But has such a person religion, as his friends are very desirous to believe, and are very apt to declare? He has an experience undoubtedly. We are willing to admit, that he has a valuable experience; an experience, which is naturally preparatory to religion, and is closely connected with it; and looks very much like it. But if the experience stops here, in such a manner as to constitute a merely emotional experience, and without reaching and affecting a still more inward and important part of the mind, as seems sometimes to be the case, we cannot with good reasons regard it as a truly religious experience; meaning by the terms an experience which meets the expectations and the demands of God, and which is saving. It is valuable; it is encouraging; it is closely connected with religion; but it is not the thing itself. We may perhaps designate it as a preparative or incident to religion, without being religion; and although we may thank the Lord for what it is, especially in its hopeful relations, it is still true, that the essential and indispensable element of the inward life is not there.

— edited from The Interior or Hidden Life (1844) Part 1, Chapter 16.

Wednesday, October 8, 2014

The Holy Spirit's Effects on the Mind and the Emotions

It is the office of the Holy Spirit to operate, on the appropriate occasions of such operation, upon the human intellect; and especially by guiding it in the perception of the truth. The mode of the Spirit's operation upon the intellectual part, as it is upon other parts of the mind, is in many respects mysterious; but the ordinary result of his influences is the communication of truth. That is to say, the soul, when it is thus operated upon, knows spiritually what it did not know before. And it may properly be added, that the knowledge, which is thus communicated, will vary both in kind and degree, in accordance with the nature of the subject or facts to be illustrated, and with the special circumstances, whatever they may be, which render a divine communication necessary.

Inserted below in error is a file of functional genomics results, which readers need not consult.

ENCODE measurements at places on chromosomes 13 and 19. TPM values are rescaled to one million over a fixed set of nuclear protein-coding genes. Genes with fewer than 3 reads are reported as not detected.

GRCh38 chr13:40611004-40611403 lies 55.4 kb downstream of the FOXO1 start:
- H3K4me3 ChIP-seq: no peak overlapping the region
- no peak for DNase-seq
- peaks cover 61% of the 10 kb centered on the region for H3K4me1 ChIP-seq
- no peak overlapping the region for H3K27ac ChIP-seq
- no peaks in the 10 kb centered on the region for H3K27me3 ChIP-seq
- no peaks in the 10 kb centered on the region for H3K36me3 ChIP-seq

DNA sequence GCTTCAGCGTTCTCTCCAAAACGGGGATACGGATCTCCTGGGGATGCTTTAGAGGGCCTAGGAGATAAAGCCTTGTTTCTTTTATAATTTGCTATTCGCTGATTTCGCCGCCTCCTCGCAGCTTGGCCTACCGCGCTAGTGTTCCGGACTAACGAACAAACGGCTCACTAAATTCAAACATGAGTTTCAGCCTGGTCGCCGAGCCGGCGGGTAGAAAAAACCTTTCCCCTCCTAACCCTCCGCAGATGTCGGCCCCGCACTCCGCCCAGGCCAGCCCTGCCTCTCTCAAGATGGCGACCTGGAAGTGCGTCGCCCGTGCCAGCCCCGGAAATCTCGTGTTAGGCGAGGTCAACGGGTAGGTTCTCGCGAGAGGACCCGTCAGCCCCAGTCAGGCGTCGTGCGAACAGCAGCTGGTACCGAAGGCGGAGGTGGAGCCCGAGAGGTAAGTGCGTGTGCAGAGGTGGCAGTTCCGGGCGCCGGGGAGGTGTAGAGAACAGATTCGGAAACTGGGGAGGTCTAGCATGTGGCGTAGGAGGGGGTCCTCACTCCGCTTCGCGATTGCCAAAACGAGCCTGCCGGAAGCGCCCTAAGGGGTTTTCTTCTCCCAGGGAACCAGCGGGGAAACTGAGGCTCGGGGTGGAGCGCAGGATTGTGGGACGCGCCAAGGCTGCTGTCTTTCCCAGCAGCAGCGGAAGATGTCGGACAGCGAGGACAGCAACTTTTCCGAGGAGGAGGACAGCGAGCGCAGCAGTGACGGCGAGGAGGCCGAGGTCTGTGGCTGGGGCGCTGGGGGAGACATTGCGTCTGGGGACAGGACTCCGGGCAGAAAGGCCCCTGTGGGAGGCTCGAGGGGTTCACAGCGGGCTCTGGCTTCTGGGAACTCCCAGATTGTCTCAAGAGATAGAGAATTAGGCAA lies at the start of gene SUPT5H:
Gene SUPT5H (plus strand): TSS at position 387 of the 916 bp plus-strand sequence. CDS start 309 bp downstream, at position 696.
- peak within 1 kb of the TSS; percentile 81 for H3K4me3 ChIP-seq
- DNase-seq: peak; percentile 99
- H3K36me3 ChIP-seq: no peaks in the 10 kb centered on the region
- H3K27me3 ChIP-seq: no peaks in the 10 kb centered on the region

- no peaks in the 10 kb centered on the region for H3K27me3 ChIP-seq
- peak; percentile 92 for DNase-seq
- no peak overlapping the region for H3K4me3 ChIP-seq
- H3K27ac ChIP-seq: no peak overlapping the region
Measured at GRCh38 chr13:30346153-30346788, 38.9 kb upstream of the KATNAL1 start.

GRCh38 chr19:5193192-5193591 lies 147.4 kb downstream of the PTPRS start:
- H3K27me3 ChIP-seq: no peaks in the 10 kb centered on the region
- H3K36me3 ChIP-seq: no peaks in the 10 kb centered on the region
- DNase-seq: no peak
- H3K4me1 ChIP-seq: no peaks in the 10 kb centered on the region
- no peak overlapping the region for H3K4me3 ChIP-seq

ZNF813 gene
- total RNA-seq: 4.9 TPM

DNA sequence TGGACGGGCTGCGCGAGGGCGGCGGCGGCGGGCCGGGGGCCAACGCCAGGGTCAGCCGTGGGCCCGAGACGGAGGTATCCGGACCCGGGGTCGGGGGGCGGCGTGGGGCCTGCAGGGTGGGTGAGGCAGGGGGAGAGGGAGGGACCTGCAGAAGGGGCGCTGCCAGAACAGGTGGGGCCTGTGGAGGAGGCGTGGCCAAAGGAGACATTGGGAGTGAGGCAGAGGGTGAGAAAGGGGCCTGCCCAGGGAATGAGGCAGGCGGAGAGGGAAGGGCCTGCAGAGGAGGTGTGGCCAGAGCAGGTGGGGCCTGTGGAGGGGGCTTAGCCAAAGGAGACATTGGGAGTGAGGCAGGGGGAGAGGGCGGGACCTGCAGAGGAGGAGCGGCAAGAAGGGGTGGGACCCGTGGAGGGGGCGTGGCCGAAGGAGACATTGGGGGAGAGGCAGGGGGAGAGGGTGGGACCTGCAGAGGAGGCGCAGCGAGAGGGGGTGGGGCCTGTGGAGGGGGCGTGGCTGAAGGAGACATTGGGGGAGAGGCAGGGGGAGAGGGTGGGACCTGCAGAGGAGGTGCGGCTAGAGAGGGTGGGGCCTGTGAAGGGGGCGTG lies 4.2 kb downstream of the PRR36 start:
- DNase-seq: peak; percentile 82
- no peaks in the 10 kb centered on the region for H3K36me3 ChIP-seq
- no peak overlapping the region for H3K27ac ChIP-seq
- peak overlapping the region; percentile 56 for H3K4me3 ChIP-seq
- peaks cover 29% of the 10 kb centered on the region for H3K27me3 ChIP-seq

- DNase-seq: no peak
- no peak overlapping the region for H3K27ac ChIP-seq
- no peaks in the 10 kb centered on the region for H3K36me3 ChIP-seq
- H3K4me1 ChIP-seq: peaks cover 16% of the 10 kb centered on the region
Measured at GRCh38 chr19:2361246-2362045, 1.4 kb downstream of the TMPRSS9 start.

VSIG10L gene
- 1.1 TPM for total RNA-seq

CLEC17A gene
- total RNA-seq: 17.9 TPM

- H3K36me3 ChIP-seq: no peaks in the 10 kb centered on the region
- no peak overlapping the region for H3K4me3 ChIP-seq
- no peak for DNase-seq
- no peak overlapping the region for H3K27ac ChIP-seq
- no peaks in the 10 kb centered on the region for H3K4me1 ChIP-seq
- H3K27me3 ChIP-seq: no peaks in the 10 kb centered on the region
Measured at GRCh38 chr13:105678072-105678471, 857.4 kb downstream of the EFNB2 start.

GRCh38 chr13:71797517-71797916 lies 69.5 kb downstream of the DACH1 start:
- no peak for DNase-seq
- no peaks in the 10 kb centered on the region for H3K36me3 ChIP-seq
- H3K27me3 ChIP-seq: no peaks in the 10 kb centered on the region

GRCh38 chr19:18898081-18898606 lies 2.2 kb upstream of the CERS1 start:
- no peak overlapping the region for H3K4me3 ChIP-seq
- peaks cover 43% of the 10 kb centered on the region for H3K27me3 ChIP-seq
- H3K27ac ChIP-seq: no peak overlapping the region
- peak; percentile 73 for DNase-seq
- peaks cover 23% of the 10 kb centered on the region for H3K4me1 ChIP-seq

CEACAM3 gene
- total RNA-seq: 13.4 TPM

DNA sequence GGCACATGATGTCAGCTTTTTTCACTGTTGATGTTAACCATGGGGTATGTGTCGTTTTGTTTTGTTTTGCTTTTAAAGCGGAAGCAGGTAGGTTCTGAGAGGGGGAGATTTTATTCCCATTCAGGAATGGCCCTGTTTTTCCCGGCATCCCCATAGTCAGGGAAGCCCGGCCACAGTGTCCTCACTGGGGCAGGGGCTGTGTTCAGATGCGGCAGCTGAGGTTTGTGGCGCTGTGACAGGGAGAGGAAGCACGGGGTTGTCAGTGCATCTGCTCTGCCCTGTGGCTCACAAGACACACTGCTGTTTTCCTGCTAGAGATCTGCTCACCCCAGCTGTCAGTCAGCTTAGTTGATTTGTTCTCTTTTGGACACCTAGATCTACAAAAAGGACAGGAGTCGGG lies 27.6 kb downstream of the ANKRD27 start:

But it is not ordinarily to be expected, that the operation, of which we are now speaking, will stop with the intellect. By an original law of our mental nature, the perception of truth, which is the result of an intellectual act, is ordinarily followed by an effect upon that portion of the mind, which is usually designated as the emotional or emotive susceptibility; a part of the mind, which, as it is subsequent in the time of its action, is sometimes figuratively described, "as being back of the intellect."

The effect upon the emotive susceptibility, resulting from an operation on the intellect, will be different at different times and under different circumstances; varying in nature and. degree, according to the nature and degree of the truth which is presented, and also, in part, in accordance with its own previous situation at the time of its being affected. The truth, for instance, that Jesus Christ came to save sinners, will be attended with very pleasant emotions in one who feels himself to be a sinner, and to stand in need of a Savior; but will not be likely to be attended with any such effect in one, with whom this is not the case.

We can suppose, therefore, notwithstanding the general law which has just now been specified, an operation of the Holy Spirit upon the intellect, which is attended with no beneficial, with no sanctifying and saving effect upon the heart. Indeed, there are some cases, where the truth, which is impressed by a divine operation upon the intellect, is met and rejected in the sensibilities with feelings of opposition and contempt. But experience of this nature, which meets with no acceptance beyond the intellect, although it may have its origin intellectually in the operation of the Spirit of God, is not regarded as religious experience....

— edited from The Interior or Hidden Life (1844) Part 1, Chapter 16.